WASHINGTON, D.C. – The 56th Directing Council of the Pan American Health Organization (PAHO) ended today following a week of discussions about health priorities in the Americas.

During the meeting, new plans of action were approved to reduce the shortage of health personnel; to strengthen measures to prevent vector-transmitted diseases; to improve the health of women, children and adolescents across their life course; and to reduce by 30% the number of cases and deaths due to cervical cancer in the Americas by 2030.

During the week, PAHO also recognized the president of Uruguay, Tabaré Vázquez, as a Health Hero of the Americas.

“His exemplary work, indefatigable persistence and unstinting dedication in the fight to reduce the colossal burden and impact of non-communicable diseases and to protect the health of his people, should have stimulated our motivation to never surrender in this public health fight,” said PAHO Director, Carissa F. Etienne, during the closing ceremony of the Directing Council.

The Director also highlighted the plans of action that delegations from countries of the Americas adopted this week:
• To implement measures to reduce by one-third new cases and deaths due to cervical cancer by 2030.
• A plan to reduce the shortage of nearly 800,000 health workers required to meet the needs of the Region’s health systems that “emphasizes the crucial importance of bringing together all relevant sectors when developing policies and plans for building the human resources required for universal health systems,” said the Director.
• A plan to promote a series of actions for the more effective control of vectors, which transmit diseases such as malaria, dengue, zika and Chagas, in order to reduce the spread of these types of communicable diseases.
• Measures to improve the health of women, children and adolescents, “utilizing a life course approach; working to dismantle cultural and gender barriers; ensuring integrated health services; and addressing the social determinants of health as well as the specific needs and challenges of particular groups,” highlighted Etienne.

“Today, as we leave this House of Health for the Americas, I would respectfully ask that we recommit ourselves to the Pan American values of equity, excellence, solidarity, respect and integrity,” said the PAHO Director. “This is vital as we recall the 1978 Alma Ata Declaration of Health For All and work both individually and collectively, and nationally and regionally to ensure that no one is left behind and that each individual is facilitated with the means and access to attain the highest possible standards of health,” she added.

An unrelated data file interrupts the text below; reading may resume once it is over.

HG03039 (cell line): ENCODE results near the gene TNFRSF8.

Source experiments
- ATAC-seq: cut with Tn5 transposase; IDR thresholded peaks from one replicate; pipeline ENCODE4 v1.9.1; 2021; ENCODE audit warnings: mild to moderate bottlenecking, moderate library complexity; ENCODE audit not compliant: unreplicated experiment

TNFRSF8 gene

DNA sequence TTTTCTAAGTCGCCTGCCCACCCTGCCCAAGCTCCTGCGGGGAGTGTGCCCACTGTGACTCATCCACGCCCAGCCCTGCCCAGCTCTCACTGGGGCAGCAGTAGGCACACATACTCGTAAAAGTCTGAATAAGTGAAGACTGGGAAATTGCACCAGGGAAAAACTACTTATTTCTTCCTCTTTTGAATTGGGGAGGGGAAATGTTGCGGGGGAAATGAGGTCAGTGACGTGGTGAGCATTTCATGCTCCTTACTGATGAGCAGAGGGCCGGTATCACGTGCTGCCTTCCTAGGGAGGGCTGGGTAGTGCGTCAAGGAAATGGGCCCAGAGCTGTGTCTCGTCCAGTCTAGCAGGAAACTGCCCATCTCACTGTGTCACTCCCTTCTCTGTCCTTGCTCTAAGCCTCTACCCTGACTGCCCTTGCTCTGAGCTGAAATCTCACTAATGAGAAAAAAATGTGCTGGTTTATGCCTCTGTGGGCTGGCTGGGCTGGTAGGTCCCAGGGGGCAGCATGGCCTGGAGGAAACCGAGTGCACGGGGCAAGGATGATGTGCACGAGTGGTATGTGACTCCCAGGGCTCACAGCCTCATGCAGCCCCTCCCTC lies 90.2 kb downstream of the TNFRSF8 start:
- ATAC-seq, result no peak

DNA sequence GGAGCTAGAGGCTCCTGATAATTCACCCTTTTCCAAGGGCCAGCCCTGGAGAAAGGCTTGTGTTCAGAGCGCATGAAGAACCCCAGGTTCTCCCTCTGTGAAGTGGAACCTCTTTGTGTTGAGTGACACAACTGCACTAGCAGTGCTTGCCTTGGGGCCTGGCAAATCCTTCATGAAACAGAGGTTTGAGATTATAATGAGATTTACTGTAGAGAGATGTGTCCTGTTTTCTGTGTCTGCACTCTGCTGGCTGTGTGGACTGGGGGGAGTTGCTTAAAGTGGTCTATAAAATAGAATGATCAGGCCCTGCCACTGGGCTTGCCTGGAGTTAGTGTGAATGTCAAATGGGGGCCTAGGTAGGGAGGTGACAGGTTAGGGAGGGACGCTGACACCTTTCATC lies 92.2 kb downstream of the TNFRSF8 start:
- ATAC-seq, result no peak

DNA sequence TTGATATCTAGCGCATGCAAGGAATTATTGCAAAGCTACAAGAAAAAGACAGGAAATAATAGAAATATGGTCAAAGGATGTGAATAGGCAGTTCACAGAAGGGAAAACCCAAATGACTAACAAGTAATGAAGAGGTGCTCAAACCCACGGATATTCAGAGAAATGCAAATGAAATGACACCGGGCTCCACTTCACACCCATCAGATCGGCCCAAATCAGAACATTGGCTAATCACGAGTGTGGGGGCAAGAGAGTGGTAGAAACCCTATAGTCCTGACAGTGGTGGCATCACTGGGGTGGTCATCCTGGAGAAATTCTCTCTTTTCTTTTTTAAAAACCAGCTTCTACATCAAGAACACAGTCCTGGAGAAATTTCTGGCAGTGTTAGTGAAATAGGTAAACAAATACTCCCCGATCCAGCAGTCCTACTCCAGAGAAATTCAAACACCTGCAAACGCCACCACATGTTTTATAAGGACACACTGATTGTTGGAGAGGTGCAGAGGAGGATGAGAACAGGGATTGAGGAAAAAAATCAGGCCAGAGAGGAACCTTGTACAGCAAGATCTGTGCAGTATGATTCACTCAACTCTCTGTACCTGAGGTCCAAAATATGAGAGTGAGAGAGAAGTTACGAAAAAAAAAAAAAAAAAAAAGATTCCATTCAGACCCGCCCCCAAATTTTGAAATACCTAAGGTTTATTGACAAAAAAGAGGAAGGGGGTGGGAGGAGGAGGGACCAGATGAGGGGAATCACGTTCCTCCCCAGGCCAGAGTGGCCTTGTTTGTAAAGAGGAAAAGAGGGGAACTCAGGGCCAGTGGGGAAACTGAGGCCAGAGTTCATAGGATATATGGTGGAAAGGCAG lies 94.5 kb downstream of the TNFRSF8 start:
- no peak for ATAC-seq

During the Directing Council, the Pan American Health Organization’s Commission on Equity and Health Inequalities in the Americas presented an executive summary of their final report containing 12 recommendations for the countries of the Americas to reduce inequities and health inequalities in the Region.

The delegations also received a preliminary report that identifies progress, challenges and recommendations for achieving universal health in the Americas, presented by members of the High-level Commission led by Michelle Bachelet, former president of Chile and currently the United Nations High Commissioner for Human Rights. A side-event was also held to highlight health advances made in the region 40 years after the Alma-Ata Declaration, along with a photo exhibition.

Other side events provided the opportunity to share experiences and discuss issues such as the elimination of trans-fats from processed foods; the role of immunization in the Region; and the support of the Global Fund to Fight AIDS, Tuberculosis and Malaria, among other issues.

Dr. Natalia Largaespada Beer, of Belize, was recognized with the PAHO Award for Health Services Management and Leadership, for her outstanding contributions to maternal and child health in her country. The Bahamian Minister of Health, Duane Sands, was President of the 56th Directing Council following his election by Ministers from the 35 PAHO Member States.